Austria and Slovenia impose tight border restrictions with Italy over coronavirus

Austria and Slovenia announced Tuesday they would severely restrict travel from neighbouring Italy, the country worst hit by the new coronavirus after China.

Austria and Slovenia impose tight border restrictions with Italy over coronavirus
An empty platform at the railway station in Gries am Brenner at the Austrian-Italian border is pictured on February 23, 2020. AFP

Austria — which is also banning big gatherings — ordered a halt to flights and trains from Italy, while Slovenia said it would close its 232-kilometre (144-miles)-long border with the country.

“Nobody there (in Italy) should be travelling abroad, but since nobody is obeying that order, we decided to take measures,” Slovenia's outgoing prime minister Marjan Sarec told reporters. 

“It is not a hermetic closure… It is a necessary move if we want to contain the virus from spreading out of control,” he added.

Sarec said border controls would be put in place “as soon as possible”. Cargo transport will not be affected.

Also exempted from Austria's travel ban are cargo transport, people with a doctor's certificate, and returning Austrians who agree to a two-week quarantine, the Austrian government announced.

“The priority is to stop the spread of the virus,” Chancellor Sebastian Kurz told reporters earlier Tuesday.

Some train services between Italy and Austria were still running Tuesday but that was expected to change, a spokeswoman for Austrian rail operator OeBB told AFP.

By extension, train services from Venice in Italy to Munich in Germany via the Brenner pass border crossing with Austria will also be stopped, said a spokesperson for German rail operator Deutsche Bahn.

Amid other measures, Austria is also banning outdoor events with more than 500 people and indoor events with more than 100 people until the beginning of April.

In line with the ban, Vienna's state opera is cancelling all its concerts until March 31 in a “very painful” move, director Dominique Meyer said, adding the opera would need state aid for their lost revenue.

Universities and other higher education institutions have been ordered to halt classes from late Monday.

So far the Alpine EU country of more than eight million people has reported 182 confirmed cases of the new coronavirus and no deaths.

Slovenia has reported 32 coronavirus cases so far among its population of two million and no deaths.

The coronavirus outbreak has killed 631 people in Italy and forced the government to restrict movement for its 60 million citizens.

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Reader question: Will there be any strikes in Italy over Easter?

Transport strikes are a frequent occurrence in Italy, but will there be any walkouts over the Easter holidays? Here’s what we know.

Reader question: Will there be any strikes in Italy over Easter?

Question: “I’m travelling to Italy over the Easter break and I wondered if there will be any strikes?”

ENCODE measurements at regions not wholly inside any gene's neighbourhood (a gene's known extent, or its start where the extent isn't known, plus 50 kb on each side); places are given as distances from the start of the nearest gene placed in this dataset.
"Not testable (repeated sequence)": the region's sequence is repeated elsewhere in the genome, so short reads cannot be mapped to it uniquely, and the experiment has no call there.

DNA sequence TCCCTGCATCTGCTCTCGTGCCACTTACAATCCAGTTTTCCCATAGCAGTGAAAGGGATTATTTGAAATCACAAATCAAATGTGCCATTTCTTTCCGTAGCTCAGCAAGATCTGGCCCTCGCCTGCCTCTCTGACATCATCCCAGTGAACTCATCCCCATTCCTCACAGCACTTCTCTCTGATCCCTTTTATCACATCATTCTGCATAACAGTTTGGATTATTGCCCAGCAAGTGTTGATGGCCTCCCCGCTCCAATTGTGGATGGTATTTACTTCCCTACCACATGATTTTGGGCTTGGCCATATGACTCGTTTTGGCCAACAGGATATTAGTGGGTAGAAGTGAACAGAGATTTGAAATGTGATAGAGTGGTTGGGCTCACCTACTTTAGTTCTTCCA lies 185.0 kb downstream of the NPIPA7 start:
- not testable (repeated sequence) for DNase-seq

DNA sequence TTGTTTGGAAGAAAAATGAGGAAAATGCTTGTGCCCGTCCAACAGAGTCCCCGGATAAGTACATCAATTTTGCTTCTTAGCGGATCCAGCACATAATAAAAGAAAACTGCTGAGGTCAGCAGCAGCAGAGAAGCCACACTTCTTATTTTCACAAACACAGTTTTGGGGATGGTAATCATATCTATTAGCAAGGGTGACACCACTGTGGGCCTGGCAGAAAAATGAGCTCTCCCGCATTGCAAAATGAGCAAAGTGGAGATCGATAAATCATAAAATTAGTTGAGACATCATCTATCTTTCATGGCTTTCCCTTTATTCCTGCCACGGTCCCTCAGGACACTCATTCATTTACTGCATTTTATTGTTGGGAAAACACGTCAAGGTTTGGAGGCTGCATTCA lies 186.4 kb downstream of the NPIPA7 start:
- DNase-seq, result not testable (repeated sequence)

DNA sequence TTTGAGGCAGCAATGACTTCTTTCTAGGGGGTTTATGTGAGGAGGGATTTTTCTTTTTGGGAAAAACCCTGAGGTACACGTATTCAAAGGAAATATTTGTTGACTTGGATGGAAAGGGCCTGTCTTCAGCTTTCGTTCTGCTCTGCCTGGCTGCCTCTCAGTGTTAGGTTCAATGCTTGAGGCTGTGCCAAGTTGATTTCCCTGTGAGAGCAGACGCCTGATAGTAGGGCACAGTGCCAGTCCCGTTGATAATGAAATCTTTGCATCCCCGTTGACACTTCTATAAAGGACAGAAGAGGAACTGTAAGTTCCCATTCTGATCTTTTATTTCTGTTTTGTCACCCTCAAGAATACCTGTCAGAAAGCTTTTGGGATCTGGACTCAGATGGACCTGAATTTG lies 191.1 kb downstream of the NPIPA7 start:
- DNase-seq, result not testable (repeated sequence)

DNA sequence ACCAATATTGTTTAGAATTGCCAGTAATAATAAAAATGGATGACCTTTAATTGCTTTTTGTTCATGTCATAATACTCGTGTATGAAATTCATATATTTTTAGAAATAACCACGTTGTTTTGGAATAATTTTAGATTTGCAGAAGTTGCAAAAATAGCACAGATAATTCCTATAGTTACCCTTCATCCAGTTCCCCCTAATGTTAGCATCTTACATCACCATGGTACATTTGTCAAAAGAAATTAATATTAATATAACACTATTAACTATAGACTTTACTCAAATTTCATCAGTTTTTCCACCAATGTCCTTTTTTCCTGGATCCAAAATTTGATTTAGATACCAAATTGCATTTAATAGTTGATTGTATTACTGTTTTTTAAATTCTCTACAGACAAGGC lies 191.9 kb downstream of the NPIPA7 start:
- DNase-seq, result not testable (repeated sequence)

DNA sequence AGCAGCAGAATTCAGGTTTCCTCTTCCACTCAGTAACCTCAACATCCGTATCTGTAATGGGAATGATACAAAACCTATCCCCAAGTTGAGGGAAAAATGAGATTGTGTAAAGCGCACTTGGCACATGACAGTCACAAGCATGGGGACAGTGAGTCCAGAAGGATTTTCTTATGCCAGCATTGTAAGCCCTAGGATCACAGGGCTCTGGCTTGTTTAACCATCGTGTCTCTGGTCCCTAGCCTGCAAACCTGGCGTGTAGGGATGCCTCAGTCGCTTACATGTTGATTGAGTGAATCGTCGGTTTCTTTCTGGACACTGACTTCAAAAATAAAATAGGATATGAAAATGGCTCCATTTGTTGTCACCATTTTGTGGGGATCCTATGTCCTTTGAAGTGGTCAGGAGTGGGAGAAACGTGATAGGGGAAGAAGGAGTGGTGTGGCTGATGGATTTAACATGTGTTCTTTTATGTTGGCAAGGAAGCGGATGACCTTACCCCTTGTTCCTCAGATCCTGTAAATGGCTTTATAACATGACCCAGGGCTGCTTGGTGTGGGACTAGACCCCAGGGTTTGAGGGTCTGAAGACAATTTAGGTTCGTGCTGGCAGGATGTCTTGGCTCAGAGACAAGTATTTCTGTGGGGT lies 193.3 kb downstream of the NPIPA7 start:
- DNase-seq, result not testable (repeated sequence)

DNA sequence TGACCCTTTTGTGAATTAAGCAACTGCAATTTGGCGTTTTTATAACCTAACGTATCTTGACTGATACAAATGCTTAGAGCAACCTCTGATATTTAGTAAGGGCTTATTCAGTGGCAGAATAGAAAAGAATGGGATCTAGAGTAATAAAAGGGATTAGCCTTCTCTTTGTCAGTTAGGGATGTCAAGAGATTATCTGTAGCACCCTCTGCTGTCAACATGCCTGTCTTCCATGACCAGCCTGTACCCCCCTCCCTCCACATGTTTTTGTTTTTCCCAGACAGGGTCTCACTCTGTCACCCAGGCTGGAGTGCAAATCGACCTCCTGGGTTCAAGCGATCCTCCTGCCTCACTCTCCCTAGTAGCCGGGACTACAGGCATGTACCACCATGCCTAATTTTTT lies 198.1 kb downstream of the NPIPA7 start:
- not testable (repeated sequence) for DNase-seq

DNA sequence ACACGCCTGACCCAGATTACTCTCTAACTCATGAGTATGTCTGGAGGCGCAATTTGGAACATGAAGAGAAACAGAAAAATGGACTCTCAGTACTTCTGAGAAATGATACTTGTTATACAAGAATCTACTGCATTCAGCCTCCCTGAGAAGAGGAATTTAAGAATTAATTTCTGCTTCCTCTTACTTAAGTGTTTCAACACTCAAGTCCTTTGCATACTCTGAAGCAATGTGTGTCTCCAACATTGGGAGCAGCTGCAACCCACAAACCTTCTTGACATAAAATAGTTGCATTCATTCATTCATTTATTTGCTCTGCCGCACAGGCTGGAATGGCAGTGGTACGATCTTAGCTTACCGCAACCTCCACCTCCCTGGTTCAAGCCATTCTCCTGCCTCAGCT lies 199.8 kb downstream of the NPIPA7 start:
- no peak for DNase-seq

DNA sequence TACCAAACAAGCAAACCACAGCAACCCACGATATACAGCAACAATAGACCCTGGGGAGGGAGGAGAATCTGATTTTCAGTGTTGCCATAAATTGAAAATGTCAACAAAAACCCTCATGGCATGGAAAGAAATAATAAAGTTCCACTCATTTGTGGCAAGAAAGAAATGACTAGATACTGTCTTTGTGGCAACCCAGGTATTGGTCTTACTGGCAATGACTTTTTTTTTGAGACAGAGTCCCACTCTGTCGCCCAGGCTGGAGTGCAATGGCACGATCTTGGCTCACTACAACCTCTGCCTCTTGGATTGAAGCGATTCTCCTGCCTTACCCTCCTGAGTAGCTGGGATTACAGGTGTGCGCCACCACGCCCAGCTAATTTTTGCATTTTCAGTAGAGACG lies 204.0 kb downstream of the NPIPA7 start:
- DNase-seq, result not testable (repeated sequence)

Transport strikes are hardly unusual in Italy, with at least two or three national demonstrations taking place each month and a number of regional or local walkouts being held each week. 

Strike action has been particularly frequent over the past couple of months as rail, airline and public transport services were all disrupted by union-backed demonstrations on multiple occasions, causing delays or, at times, even cancellations for travellers.

But will the trend continue over Easter, affecting the travel plans of residents as well as international visitors?

READ ALSO: Calendar: The transport strikes to expect in Italy this spring

There currently are no transport strikes planned between Thursday, April 6th and Thursday, April 13th, so, as things stand, travellers shouldn’t expect to face any strike-related disruption during the holidays. 

Bus station in Rome

There currently are no planned strikes in Italy between Thursday, April 6th and Thursday, April 13th. Photo by Filippo MONTEFORTE / AFP

However, it bears pointing out that, under Italian law, all transport strikes scheduled to take place on the 11th day from the date when they were first communicated to the Transport Ministry, can be legally held.

So, for the sake of argument, unions could still plan a strike for Easter Sunday – which falls on April 9th this year – provided that they notified the Transport Ministry by the end of Thursday, March 30th.

That said, scenarios like the one above are highly unlikely given that nearly all transport strikes in Italy are announced at least a month before their scheduled date.

On a different note, while the Easter holidays shouldn’t be affected by any transport staff walkouts, services might run on a reduced schedule on Easter Sunday and Easter Monday as both days are national holidays in Italy. 

As a result, those planning on travelling on those dates are advised to check the orari festivi (holiday schedules) of the relevant transport providers.

You can keep up to date with the latest strike news from Italy HERE.